What did the Victorians ever do for us? Well, in addition to photographs, bicycles and the birth of feminism, the Victorian era was also responsible for sentimental jewels, including the popularisation of wing jewellery.
It is to Queen Victoria that Garrard pays homage for its Wings jewellery collections, which first made an appearance in its stores in 2003. The monarch’s ascent to the throne in 1838 bred a new era of romance, and showing love through gifts and jewels became acceptable with popular motifs including Cupid’s bow and arrows, a lover’s knot and wings making regular appearances.
Indeed, Queen Victoria had within her own private jewellery collection, a brooch decorated with angel wings set with rubies, emeralds and diamonds, gifted to her by her beloved husband Prince Albert. Within it was a portrait of their first child, Princess Victoria.
It has now been 15 years since Garrard, jeweller to monarchy past and present, first introduced the Wings collection. To celebrate this milestone of what it describes as “a much-loved collection that has proved popular the world over”, the house has added a new chapter called Wings Embrace.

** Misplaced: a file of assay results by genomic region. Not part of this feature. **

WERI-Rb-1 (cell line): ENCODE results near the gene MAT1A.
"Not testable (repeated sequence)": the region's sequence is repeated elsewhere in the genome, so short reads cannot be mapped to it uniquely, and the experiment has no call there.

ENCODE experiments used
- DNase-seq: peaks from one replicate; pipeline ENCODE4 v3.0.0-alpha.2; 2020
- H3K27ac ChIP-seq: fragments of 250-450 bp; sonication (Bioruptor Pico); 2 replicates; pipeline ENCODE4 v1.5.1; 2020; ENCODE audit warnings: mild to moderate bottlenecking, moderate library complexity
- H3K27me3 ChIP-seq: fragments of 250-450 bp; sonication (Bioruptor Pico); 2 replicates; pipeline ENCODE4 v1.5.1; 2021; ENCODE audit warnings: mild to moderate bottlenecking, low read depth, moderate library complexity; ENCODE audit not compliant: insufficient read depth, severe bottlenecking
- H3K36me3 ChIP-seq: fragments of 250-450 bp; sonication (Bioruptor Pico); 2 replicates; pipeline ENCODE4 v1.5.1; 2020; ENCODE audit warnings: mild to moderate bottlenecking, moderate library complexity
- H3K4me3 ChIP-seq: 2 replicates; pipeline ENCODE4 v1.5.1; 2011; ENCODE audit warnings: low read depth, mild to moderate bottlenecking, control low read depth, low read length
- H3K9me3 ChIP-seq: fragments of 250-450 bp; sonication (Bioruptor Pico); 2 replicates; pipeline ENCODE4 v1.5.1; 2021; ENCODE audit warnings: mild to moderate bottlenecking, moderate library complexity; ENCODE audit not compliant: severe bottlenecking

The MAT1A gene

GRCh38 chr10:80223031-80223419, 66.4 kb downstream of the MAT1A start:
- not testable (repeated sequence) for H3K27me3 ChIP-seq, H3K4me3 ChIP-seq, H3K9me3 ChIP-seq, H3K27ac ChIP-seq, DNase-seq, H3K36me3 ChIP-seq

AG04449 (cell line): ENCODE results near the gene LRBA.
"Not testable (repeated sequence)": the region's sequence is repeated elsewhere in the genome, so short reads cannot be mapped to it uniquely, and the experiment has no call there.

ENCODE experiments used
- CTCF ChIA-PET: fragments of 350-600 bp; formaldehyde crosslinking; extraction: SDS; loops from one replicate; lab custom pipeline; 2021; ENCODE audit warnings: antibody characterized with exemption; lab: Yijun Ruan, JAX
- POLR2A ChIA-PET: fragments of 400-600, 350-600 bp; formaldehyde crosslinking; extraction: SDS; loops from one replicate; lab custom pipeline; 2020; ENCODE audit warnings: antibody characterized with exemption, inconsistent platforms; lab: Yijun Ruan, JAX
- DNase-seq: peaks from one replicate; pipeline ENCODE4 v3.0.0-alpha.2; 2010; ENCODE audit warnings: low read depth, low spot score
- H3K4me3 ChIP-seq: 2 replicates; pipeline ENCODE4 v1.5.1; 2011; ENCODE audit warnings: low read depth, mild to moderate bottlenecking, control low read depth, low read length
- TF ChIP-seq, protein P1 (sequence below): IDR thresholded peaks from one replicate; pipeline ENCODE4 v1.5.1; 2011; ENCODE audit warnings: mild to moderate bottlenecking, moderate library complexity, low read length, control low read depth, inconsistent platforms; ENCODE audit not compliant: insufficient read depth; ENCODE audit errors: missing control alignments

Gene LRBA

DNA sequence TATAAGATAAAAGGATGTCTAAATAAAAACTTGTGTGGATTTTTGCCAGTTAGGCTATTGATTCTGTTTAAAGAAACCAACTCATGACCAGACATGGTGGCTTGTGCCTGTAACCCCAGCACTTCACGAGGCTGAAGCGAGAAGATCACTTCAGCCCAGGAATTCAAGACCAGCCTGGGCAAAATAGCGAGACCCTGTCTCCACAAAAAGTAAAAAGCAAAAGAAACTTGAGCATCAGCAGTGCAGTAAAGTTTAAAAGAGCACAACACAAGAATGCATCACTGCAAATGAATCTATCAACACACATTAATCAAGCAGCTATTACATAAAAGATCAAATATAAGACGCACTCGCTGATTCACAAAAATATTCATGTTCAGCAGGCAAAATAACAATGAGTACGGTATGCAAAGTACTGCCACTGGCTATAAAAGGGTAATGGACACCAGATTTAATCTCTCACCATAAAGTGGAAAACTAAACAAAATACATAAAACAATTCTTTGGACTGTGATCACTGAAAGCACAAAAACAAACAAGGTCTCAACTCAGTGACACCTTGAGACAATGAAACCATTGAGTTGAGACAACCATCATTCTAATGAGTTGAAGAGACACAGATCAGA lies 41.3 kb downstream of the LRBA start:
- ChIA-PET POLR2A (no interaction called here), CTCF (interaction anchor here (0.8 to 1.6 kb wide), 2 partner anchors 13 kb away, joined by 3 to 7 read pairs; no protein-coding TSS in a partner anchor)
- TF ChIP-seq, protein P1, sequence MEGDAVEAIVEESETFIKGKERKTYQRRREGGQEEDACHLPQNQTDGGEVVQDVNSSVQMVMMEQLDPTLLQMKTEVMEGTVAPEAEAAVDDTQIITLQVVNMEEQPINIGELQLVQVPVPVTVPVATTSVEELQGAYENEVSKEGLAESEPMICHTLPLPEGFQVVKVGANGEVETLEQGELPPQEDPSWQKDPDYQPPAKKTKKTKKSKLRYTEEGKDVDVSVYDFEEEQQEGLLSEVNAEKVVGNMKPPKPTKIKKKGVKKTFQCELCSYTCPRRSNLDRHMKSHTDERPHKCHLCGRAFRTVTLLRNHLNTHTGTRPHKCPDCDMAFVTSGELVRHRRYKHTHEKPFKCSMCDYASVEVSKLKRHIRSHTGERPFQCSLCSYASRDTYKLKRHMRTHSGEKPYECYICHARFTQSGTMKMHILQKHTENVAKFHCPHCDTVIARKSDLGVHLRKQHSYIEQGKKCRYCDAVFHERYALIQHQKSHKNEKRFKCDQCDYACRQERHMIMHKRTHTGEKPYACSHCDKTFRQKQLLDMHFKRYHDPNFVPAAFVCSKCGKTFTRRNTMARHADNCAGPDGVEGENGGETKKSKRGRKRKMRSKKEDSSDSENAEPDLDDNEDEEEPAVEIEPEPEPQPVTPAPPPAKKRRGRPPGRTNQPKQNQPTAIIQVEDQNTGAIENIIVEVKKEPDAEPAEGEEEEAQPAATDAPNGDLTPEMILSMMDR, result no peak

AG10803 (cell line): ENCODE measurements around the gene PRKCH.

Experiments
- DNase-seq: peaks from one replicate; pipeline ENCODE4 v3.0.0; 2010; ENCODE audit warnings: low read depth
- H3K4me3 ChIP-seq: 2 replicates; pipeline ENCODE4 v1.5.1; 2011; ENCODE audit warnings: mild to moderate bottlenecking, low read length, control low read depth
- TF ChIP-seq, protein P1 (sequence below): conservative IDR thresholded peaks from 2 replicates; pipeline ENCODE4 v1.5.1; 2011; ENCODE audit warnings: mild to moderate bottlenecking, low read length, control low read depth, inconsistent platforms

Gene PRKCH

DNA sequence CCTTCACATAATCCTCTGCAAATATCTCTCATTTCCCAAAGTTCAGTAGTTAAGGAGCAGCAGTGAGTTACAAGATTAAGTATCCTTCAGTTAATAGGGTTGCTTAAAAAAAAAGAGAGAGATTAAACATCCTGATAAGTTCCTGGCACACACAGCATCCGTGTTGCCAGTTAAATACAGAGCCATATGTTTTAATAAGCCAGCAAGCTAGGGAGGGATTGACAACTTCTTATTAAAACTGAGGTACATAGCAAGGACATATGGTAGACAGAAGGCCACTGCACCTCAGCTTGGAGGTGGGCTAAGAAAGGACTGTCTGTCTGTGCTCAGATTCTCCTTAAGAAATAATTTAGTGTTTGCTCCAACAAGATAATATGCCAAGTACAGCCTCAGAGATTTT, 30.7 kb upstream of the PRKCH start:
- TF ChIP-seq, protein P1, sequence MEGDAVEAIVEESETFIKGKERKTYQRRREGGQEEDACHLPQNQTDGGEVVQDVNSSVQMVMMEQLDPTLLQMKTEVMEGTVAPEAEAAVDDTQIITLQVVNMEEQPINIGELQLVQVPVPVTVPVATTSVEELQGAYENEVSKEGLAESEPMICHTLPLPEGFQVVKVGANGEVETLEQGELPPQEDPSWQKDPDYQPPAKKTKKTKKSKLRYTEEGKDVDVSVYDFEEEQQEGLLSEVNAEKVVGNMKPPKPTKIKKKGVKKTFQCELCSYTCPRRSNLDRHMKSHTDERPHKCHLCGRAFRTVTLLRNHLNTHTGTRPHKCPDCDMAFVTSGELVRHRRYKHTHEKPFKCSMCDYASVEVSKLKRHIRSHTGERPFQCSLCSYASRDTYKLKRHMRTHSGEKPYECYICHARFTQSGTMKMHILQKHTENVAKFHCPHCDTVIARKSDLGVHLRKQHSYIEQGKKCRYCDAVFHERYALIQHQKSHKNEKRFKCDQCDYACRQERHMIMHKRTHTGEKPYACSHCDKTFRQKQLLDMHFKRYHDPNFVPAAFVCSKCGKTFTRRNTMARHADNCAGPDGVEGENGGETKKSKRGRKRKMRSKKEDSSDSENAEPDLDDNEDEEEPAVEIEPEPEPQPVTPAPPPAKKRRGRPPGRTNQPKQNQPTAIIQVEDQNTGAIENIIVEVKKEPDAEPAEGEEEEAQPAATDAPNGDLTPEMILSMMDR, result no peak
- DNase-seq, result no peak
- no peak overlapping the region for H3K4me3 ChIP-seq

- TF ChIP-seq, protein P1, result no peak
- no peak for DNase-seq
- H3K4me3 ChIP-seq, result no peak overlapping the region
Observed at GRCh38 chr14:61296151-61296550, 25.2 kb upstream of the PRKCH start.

“We wanted to explore how we could make more of the feathers in this design,” says Garrard creative director Sara Prentice of the collection that is inspired by how it might feel to be embraced by the wings of an angel. “We had in mind the idea of being comforted, cared for and sheltered by the curve of the wing.”
The curvaceous lines of the yellow, rose and white gold designs do indeed emit a feeling of calm, while the pavé-set diamonds create a heavenly luminescence, set in individual feathers. On fingers, the diamond feathers curve and swirl, while prouder fanned shapes make for multi-layered adornments for ears and necklines.
For a more luxurious twist, Garrard Wings Embrace includes jewels with tassels of pearls or beads of ruby, aquamarine or sapphire. These pendants and earrings have been designed to move and flutter with the wearer, creating a physical reminder of the protection of celestial beings.
"We had in mind the idea of being comforted, cared for and sheltered by the curve of the wing"